It used to be that the ideal job candidate could be spotted by his or her CV, but in India things are moving on apace and the right man today not only fits the bill but looks the part, too.
According to a report in The Times Of India, the desire to correct things like acne marks, moles and hair loss are driving the cosmetic surgery industry like never before, with men between 25 and 45 especially keen to look better on social media and in selfies.
The disadvantages of hair loss in business have been documented previously and this news follows a recent German study into the workplace benefits of having employees who feel youthful - something hair can play a significant part in.
The number of men looking for cosmetic treatment in the Delhi region, says the article, is now almost on a par with that of women. Unsurprisingly, in the area of hair loss, it is significantly higher.
Dr Anup Dhir, a cosmetic surgeon quoted in the article, says that “From the 200 enquiry calls we get about the various treatments and surgeries we offer, 150 of them are from men. Out of those 150, 100 turn up for treatments.” He adds that the number has steadily been rising for the past two years.
What seems an especially attractive option to middle-class Indian professionals are hair transplants, the idea having become popular after a wave of Bollywood stars underwent surgery for new locks. Famously expensive though cheaper in India than in the UK hair restoration procedures are said to be particularly popular among IT and corporate professionals who can easily afford them.
An IT professional interviewed in the article comments that, “One has to look confident and smart while being proficient in work to survive competition today. You have to be the complete package.” The interviewee admits to having had a hair transplant to address his male hair loss.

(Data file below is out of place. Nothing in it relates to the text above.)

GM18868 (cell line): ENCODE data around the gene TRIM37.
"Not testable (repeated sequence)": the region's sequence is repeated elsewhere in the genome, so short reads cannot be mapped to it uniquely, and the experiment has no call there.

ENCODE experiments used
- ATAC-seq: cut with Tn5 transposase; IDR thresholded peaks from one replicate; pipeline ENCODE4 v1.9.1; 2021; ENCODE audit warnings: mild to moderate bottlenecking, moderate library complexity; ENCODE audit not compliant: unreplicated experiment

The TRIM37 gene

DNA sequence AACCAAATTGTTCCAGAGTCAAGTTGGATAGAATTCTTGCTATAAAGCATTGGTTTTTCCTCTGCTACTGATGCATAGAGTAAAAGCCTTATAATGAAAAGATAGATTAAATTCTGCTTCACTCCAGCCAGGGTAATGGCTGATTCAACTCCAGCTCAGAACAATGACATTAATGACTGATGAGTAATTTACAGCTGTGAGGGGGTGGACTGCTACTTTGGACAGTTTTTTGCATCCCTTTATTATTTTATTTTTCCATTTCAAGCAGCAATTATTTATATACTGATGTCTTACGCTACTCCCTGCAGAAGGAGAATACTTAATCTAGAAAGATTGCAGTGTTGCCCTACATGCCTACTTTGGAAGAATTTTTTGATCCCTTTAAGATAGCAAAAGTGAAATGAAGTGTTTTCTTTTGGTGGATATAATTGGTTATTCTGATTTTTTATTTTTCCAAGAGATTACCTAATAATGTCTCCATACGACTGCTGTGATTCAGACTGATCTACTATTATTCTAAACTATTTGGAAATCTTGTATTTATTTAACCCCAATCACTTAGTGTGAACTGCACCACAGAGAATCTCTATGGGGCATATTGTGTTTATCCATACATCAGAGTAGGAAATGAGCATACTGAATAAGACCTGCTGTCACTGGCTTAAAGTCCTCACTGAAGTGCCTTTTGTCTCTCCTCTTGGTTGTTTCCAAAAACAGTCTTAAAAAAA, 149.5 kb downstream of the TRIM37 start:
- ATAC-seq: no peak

is a big deal in India we reported earlier about how scooter-riding students in Bangalore were shunning helmets because they were worried about it messing up their hair or making it fall out. While a rather extreme reaction, their concerns are not entirely unfounded.
Repeatedly taking a helmet on and off could lead to strain on the follicles. However, whilst a degree of hair fall is technically possible (this would be classified as Traction Alopecia), it is incredibly unlikely. If the helmet was tight enough to cause hair loss, it would also cause painful headaches which would be warning enough to nip this in the bud. There is a high prevalence in Male Pattern Baldness across India, however, and it seems possible that men are attributing the far more common - and likely - genetic hair loss to the (largely imagined) stress that wearing a helmet places on their hair.
One aspect not covered in the Times Of India article is whether or not Indian men are increasingly turning to medically-proven hair loss treatments to stave off their baldness possibly because the doctor interviewed in the article doesn’t appear to offer them.
What many thousands of men around the world have found is that bespoke non-surgical treatment courses, devised by specialists, often produce encouraging regrowth at a fraction of the cost of a hair transplant. By using a combination of MHRA and FDA approved treatments as well as additional hair growth boosters where advised, many Belgravia clients - both in the UK and abroad - have seen impressive regrowth results. Surgeons often recommend men use these treatments for a minimum of six months prior to a transplant, as well as on an on-going basis afterwards to preserve their results.
The Belgravia Centre is a world-renowned group of a hair loss clinic in Central London, UK. If you are worried about hair loss you can arrange a free consultation with a hair loss expert or complete our Online Consultation from anywhere in the world for home-use treatment.
View our Hair Loss Success Stories, which includes the world's largest gallery of hair growth photos and demonstrates the level of success that so many of Belgravia's patients achieve.